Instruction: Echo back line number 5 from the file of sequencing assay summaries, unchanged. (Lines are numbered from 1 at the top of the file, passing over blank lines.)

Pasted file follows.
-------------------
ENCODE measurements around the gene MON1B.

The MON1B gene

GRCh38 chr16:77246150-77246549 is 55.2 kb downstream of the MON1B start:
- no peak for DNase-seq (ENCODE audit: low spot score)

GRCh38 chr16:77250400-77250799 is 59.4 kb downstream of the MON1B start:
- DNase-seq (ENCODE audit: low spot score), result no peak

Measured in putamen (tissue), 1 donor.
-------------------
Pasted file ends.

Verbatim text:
GRCh38 chr16:77250400-77250799 is 59.4 kb downstream of the MON1B start: